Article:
Absolute pitch

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guyver_dio
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#16 Post by guyver_dio » Wed Jun 06, 2007 4:27 am

in any case, the talent having been born with it or not needs to be exercised to some extent. If you've been able to get to the stage of being completely flawless and can state any note that is played off the top of your head without a reference I'd say you've deserved the right to say you have absolute pitch.

Here's a few threads on the topic already
http://vai.com/phpBB2/viewtopic.php?t=1 ... fect+pitch
http://vai.com/phpBB2/viewtopic.php?t=1 ... fect+pitch
http://vai.com/phpBB2/viewtopic.php?t=2 ... fect+pitch
http://vai.com/phpBB2/viewtopic.php?t=1 ... fect+pitch
http://vai.com/phpBB2/viewtopic.php?t=9 ... fect+pitch

enjoy, also if you need more just try the search, there's a tonne of them :wink:

saraht
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#17 Post by saraht » Wed Jun 06, 2007 8:16 am

acoates wrote:
saraht wrote:What do you mean 'how the hell would they know?' Who the hell are you? :roll: No need to get defensive!

If you must know, I believe it's because someone can say to them to sing a certain note and they can sing it straight away. And apparently, not everyone has the ability to be able to do that or something. And no Big Bad Bill, I've never 'tested either of them' because I don't really care, to be honest! :lol:
I'm not concerned about how they know they have perfect pitch, of course they would know that, more the statement that they somehow are aware of it being something no one who isn't born with it can obtain just because they have it themselves. Of course not everyone can do it, most would require extensive musical training to get to that level.
saraht wrote: Yes but surely by definition, those on the lower end of the scale do not have perfect pitch. You can't have a 'sliding scale' of perfection!


Oh come on if you can't work out that I was talking about a scale of the ear's ability to identify notes that goes from total tone-deaf upwards then you really need to use your noggin a bit more.
Oh my God, what is wrong with you??? I wish I hadn't bothered commenting on this topic now! I wasn't saying that they are correct in believing that perfect pitch can't be attained by those not born with it. That is why I said "THEY RECKON". I don't necesarily agree with that opinion either.

Yes I was aware that you were talking about a sliding scale from tone-deafness upwards. But the way you phrased it didn't make much sense, to me at least.

You obviously have a chip on your shoulder about not having perfect pitch or something. Otherwise why would you care so much about this topic?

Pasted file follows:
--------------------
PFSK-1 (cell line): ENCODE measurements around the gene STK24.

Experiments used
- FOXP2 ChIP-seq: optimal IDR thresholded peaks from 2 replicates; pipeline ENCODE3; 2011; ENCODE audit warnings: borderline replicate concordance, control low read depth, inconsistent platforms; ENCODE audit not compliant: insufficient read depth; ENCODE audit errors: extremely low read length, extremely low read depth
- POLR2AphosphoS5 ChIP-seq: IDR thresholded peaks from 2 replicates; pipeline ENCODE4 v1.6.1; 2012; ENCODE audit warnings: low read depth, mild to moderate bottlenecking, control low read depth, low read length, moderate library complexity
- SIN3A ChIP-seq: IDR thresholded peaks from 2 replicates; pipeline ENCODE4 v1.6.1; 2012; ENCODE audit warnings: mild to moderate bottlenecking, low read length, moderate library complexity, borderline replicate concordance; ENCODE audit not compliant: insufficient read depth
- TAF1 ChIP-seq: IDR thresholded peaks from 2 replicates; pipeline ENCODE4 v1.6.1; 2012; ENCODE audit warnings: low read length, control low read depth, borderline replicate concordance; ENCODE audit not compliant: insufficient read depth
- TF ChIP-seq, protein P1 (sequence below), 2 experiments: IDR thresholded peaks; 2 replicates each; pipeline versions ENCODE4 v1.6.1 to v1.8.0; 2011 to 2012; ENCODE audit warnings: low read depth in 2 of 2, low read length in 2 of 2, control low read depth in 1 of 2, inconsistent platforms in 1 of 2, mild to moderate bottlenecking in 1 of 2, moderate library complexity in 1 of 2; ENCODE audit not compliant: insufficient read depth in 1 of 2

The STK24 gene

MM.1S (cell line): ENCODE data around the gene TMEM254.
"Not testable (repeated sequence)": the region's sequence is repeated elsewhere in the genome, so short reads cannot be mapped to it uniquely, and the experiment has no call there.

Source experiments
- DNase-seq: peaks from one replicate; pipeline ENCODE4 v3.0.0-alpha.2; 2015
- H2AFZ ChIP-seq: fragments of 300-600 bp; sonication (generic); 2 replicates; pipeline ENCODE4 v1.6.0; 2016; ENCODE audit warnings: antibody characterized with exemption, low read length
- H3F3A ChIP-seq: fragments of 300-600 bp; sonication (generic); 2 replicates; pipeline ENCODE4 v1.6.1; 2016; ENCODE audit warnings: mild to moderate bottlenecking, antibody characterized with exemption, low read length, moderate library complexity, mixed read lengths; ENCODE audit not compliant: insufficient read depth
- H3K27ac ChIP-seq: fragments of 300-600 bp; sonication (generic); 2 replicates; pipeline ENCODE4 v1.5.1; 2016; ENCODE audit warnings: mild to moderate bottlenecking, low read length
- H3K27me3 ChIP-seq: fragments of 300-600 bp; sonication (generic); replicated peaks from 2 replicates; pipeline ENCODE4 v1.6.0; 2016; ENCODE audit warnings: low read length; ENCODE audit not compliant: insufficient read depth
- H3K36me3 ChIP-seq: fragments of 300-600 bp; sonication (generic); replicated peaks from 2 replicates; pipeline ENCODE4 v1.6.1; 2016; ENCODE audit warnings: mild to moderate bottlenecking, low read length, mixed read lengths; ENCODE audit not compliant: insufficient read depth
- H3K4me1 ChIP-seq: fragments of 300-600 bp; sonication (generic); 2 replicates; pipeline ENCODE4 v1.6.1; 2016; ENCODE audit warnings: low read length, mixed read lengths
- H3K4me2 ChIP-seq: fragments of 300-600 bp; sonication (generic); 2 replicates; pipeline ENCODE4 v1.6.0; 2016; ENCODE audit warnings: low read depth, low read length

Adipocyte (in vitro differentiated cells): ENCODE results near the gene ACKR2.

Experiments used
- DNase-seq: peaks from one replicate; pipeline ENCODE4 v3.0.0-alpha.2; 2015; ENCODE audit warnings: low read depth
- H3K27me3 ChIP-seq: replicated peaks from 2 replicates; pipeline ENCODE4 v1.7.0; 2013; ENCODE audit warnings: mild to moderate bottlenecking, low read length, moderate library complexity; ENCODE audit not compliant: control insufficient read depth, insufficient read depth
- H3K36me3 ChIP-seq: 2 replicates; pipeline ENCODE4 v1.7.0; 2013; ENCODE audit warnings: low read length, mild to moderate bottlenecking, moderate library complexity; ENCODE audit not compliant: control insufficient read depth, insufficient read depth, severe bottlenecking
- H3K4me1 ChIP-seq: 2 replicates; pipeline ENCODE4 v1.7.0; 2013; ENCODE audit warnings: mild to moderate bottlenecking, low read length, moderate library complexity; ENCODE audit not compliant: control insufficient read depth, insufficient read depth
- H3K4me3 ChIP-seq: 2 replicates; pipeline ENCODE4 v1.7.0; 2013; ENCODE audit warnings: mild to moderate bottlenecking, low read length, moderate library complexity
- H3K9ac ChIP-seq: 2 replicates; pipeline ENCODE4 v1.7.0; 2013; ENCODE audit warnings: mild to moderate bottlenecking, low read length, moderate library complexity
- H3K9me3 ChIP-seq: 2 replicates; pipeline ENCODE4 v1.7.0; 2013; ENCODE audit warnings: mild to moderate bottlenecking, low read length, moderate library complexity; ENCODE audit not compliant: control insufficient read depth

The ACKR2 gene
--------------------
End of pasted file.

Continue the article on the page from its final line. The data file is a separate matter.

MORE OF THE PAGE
Either that or you're just a complete tw*t. :|

EDIT: Sorry, that was uncalled for, you're not a complete tw*t. If I leave it at that it will only provoke you into saying something derogatory about me, and I really don't want to continue arguing with you about such a petty and inconsequential issue! :)

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#18 Post by guitarbonham » Fri Jun 08, 2007 8:44 pm

so ive done some research on this and what ive found is that no one can obtain perfect pitch your just born with it or your not, BUT with practice it is possible to get your relative pitch to a point where you can name any note. Steve vai does not have perfect pitch. people say he does but he has said that he does not. (or at least thats what i read i may be wrong) but anyway he memorized a note and based off of that can name any note and can sing any note right on. I've been working on this and on cue i can sing an A within half a step everytime, and this is after only a few weeks of working on it. i just don't have very good relative pitch so i cannot name any note. absolute pitch is different where people know what the notes are without comparing them to anything. like a car horn on the road they can name the pitch of it withtout even thinking. they also cannot listen to music that is tuned at a different tuning (some countries use 440 and some use 442) to listen to something just that little bit off is like us listening to an extremelly out of tune guitar. another thing is only about 1 in 10000 people is born with perfect pitch.

now all of this is just what i found i may be wrong... i just went through a period of interest in this subject.

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#19 Post by guyver_dio » Fri Jun 08, 2007 11:15 pm